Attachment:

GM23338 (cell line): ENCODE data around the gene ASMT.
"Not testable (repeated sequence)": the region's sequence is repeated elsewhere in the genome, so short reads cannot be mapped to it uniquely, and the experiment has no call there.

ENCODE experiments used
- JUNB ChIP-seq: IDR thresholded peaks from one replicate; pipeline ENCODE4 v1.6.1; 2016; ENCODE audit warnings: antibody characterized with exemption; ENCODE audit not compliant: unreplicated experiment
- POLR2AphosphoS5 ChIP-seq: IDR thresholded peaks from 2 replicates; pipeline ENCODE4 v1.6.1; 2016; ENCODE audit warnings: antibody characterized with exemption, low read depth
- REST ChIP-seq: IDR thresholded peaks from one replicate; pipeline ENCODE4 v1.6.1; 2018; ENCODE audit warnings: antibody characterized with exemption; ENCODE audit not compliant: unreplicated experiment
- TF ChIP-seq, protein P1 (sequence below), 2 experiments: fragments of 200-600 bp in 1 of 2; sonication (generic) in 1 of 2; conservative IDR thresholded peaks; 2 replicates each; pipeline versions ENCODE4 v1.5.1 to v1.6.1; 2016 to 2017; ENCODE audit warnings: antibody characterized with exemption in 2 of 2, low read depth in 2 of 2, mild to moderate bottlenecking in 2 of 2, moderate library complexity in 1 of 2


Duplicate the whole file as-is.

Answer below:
GM23338 (cell line): ENCODE data around the gene ASMT.
"Not testable (repeated sequence)": the region's sequence is repeated elsewhere in the genome, so short reads cannot be mapped to it uniquely, and the experiment has no call there.

ENCODE experiments used
- JUNB ChIP-seq: IDR thresholded peaks from one replicate; pipeline ENCODE4 v1.6.1; 2016; ENCODE audit warnings: antibody characterized with exemption; ENCODE audit not compliant: unreplicated experiment
- POLR2AphosphoS5 ChIP-seq: IDR thresholded peaks from 2 replicates; pipeline ENCODE4 v1.6.1; 2016; ENCODE audit warnings: antibody characterized with exemption, low read depth
- REST ChIP-seq: IDR thresholded peaks from one replicate; pipeline ENCODE4 v1.6.1; 2018; ENCODE audit warnings: antibody characterized with exemption; ENCODE audit not compliant: unreplicated experiment
- TF ChIP-seq, protein P1 (sequence below), 2 experiments: fragments of 200-600 bp in 1 of 2; sonication (generic) in 1 of 2; conservative IDR thresholded peaks; 2 replicates each; pipeline versions ENCODE4 v1.5.1 to v1.6.1; 2016 to 2017; ENCODE audit warnings: antibody characterized with exemption in 2 of 2, low read depth in 2 of 2, mild to moderate bottlenecking in 2 of 2, moderate library complexity in 1 of 2